We have seen it before on television. Doctors in scrubs waiting at the emergency department entrance when suddenly an ambulance screeches to a halt. Back door flies open and paramedics jump out, pushing a badly injured patient. Everybody shouting at each other in medical jargon. The scene looks chaotic and unorganized. Eventually, the doctors manage to save the patient in the nick of time. A job well done and everybody goes home happy.
Does this really happen in reality?
Yes and no. In the real emergency department, the situation is dynamic and ever changing. The hospital has no control over what type of patients or how many of them come in. So how does the emergency department cope? How do doctors decide who to see, or who to treat first?
In order to make sense of the type and the volume of patients, hospitals use a system called the triage system. It comes from the French verb “trier”, which means to sift, separate or select. In short, the triage system is used to determine the order and priority of emergency treatment. The triage system is not only used in hospitals. It is also useful in the field, for example, used in a natural disaster site or a scene of a major accident.
In most hospitals, the triage uses a colour code to ‘categorise’ or separate patients in order of priority. In Malaysia, the most common colour codes used are Red, Yellow and Green.
- Red: Critical patients; seen immediately.
- Yellow: Semi-critical; seen within minutes.
- Green: Non-critical; can be seen later.
With this system, doctors in the emergency department can understand the status of their patients better and are able to deliver effective treatment. Usually, healthcare personnel will perform a quick and focused assessment of the patient, and then decide which colour code to attach to the patient. Subsequently, the patient will be sent to the appropriate area to wait for further treatment.
Examples of conditions for each colour:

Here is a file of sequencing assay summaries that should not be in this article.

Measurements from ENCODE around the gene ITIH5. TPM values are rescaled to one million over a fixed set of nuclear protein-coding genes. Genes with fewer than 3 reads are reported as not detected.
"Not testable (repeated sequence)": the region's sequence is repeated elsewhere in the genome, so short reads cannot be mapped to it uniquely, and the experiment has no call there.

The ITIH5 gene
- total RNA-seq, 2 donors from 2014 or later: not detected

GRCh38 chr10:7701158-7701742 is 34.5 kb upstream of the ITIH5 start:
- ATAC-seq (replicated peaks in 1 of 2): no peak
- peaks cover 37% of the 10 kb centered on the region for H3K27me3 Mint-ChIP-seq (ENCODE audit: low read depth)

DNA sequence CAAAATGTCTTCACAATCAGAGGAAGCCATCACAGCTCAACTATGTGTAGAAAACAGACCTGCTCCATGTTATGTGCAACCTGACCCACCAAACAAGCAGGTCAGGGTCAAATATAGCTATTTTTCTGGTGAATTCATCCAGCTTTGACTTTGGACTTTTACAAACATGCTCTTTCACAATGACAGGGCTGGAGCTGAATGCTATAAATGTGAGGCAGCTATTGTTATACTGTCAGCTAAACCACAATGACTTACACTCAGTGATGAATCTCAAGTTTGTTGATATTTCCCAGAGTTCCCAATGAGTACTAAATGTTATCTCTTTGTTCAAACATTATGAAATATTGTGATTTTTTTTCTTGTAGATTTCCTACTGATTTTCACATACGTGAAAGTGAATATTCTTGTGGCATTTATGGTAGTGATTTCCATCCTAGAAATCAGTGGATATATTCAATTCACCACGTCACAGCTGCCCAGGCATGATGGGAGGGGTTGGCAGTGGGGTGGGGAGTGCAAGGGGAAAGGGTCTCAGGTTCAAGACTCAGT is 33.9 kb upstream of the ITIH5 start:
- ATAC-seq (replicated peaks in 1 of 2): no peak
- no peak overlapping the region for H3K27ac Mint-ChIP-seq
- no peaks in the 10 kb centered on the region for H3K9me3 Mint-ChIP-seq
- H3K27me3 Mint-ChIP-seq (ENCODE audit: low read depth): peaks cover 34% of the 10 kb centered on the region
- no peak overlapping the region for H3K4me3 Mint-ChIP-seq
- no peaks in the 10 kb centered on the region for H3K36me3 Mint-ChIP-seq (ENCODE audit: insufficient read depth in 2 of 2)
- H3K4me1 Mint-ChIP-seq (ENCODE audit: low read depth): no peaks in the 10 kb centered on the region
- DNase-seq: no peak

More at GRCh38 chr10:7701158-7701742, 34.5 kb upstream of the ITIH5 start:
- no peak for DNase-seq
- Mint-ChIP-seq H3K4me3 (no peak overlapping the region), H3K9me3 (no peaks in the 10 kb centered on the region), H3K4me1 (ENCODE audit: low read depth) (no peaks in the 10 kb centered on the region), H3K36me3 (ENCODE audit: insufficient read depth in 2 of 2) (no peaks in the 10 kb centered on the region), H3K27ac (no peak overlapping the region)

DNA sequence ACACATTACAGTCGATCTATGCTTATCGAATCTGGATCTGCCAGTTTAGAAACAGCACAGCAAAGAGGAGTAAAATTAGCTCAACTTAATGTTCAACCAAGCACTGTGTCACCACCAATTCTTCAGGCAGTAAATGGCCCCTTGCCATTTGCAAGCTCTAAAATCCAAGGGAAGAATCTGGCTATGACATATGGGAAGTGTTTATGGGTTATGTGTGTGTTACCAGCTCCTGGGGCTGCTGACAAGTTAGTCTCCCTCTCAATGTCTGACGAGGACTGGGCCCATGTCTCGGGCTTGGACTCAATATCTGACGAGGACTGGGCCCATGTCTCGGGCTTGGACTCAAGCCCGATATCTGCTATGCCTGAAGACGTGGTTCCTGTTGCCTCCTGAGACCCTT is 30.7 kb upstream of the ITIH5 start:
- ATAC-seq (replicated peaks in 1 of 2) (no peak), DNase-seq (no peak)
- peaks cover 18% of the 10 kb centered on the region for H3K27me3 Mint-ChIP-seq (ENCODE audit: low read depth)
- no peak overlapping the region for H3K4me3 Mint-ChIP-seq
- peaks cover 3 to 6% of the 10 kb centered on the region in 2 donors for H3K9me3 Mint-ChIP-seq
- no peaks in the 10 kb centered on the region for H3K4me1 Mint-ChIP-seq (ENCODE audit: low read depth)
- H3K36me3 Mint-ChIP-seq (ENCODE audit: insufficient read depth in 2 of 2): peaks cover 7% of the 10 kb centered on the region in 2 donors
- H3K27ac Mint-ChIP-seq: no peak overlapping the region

- Red: Life threatening conditions like severe trauma with excessive blood loss, major heart attack, acute stroke, etc.
- Yellow: Moderate trauma but not life threatening, for example asthmatic attacks, etc.
- Green: Minor infections, minor trauma. Non-life threatening and stable patients.
It may look like the emergency department is chaotic and sometimes one might even think that nothing is being done, but in actual fact, the doctors are prioritizing to ensure everybody receives their treatment according to the severity of their illnesses. Therefore, it is important for the public to know that emergency services are only for patients who need treatment that smaller hospitals or clinics cannot offer. This is important to ensure there is no backlog of patients in the hospital with non-emergency or non-critical illnesses that can possibly delay treatment for others who need it more.
Dr. Khoo Yoong Khean is the Managing Editor of the Malaysian Medical Gazette. He currently works in one of the busiest Emergency Department in Malaysia. Find out more about him at The Team page.
- Role of triage personnel – http://www.cjem-online.ca/v1/n3/PaedCTAS/p3
- Medical Triage: Code Tags and Triage Terminology – http://www.medicinenet.com/script/main/art.asp?articlekey=79529
- Emergency department triage: an ethical analysis – http://www.biomedcentral.com/1471-227X/11/16
[This article belongs to The Malaysian Medical Gazette. Any republication (online or offline) without written permission from The Malaysian Medical Gazette is prohibited.]